Bradley Wiggins wins a 10-mile time trial

Because road racing used to be banned in Britain, time trialling became a big thing because it allowed covert competition. Even though road racing has been legal for many years now, modern culture still reflects this history. You can see it in the distances. Road races are measured in kilometres; time trials are measured in miles. How very British to clumsily straddle the imperial-metric divide as well.

This was why the Tour of Britain’s stage three time trial was 10 miles long. It was a nice touch from the organisers; a hat tip to the sport’s club cycling grass roots. As expected, that most British of riders, Bradley Wiggins, won. By some margin. Second place was the former British road race champion, Ian Stannard, 36 seconds down. Third place was a non-Brit – Jack Bauer. He’s a bass-playing New Zealander and not Kiefer Sutherland. Somewhat surprisingly, Alex Dowsett could only manage fifth.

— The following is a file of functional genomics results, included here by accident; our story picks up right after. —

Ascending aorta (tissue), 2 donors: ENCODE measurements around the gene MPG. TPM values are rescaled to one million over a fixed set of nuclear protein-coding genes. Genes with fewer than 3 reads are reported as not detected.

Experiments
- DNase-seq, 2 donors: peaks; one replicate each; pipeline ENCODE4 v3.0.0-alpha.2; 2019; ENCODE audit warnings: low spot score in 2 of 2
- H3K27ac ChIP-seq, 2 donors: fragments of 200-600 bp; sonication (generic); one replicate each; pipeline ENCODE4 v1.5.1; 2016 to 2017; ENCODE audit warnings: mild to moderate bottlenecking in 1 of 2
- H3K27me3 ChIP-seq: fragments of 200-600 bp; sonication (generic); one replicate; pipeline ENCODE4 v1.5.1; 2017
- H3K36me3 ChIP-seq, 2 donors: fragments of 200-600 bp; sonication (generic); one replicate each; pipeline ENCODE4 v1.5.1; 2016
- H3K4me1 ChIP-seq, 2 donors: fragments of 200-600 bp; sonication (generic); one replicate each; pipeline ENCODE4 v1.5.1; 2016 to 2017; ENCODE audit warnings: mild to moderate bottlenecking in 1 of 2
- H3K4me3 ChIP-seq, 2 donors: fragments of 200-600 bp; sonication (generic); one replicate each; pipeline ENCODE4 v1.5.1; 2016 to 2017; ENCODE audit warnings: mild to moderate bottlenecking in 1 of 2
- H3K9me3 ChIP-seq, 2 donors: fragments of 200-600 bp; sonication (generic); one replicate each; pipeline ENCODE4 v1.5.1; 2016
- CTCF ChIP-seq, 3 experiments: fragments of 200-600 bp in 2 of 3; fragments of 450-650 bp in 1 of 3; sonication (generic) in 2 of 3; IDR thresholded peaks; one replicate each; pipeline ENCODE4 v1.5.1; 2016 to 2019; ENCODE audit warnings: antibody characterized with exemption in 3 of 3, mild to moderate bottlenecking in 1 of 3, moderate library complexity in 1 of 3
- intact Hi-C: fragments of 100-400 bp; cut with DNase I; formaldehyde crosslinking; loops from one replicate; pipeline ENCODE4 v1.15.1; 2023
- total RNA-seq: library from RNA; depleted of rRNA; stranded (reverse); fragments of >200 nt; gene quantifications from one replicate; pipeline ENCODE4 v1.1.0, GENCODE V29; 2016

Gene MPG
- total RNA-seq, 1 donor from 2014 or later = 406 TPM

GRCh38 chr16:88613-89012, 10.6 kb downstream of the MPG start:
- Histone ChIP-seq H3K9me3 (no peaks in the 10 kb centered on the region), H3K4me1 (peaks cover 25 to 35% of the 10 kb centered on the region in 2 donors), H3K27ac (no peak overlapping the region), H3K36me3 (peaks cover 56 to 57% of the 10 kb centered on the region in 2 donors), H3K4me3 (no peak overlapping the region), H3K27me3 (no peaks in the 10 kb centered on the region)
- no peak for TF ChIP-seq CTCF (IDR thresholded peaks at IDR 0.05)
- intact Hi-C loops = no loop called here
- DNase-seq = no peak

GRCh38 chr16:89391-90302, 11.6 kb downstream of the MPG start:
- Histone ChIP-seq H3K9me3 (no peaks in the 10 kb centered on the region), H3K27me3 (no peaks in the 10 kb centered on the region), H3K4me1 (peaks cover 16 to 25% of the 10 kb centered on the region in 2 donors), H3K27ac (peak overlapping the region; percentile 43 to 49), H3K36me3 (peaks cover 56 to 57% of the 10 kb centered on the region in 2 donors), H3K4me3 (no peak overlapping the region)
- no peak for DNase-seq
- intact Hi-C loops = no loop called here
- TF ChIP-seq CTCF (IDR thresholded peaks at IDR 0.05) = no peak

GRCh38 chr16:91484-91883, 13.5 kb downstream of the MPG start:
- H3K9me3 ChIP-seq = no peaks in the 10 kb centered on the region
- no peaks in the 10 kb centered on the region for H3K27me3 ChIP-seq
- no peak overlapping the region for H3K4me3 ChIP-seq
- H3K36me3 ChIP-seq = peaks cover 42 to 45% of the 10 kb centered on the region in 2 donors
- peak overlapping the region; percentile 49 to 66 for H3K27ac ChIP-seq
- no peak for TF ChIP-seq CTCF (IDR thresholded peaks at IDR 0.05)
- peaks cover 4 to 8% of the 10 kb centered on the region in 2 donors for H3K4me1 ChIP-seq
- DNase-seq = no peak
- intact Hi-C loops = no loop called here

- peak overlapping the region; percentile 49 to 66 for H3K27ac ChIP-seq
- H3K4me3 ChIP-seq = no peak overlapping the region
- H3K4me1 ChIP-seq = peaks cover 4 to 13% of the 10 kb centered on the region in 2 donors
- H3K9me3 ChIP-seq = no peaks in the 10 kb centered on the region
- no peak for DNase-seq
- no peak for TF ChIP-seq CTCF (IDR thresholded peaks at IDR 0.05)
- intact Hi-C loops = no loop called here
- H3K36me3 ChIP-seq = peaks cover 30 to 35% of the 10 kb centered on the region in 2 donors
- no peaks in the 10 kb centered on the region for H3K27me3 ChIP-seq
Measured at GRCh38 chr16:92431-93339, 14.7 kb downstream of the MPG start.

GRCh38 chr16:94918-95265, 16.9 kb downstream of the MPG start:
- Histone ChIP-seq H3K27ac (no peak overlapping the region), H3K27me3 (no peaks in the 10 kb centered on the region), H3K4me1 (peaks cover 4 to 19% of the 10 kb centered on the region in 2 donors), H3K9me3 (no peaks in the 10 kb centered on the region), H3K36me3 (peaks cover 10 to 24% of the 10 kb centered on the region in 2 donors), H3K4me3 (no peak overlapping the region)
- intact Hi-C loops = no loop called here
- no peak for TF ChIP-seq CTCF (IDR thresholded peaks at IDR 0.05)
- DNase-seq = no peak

General classification

So Wiggo now knows what he needs to defend as the race scales hills and mini mountains in coming days. He has 37 seconds on Stannard, who’s a team-mate and therefore won’t attack him and 47 seconds on Martin Elmiger who I literally hadn’t heard of until about eight seconds ago.

The pick of the climbers are Dan Martin 1m38s back and Nairo Quintana who is 1m56s down.

Stage four

Stoke-on-Trent to Llanberis with three classified climbs in the final third of the stage. The last, Pen y Pass, is only a third category climb, but comes only nine kilometres from the finish and so presents a very obvious point at which to launch an attack.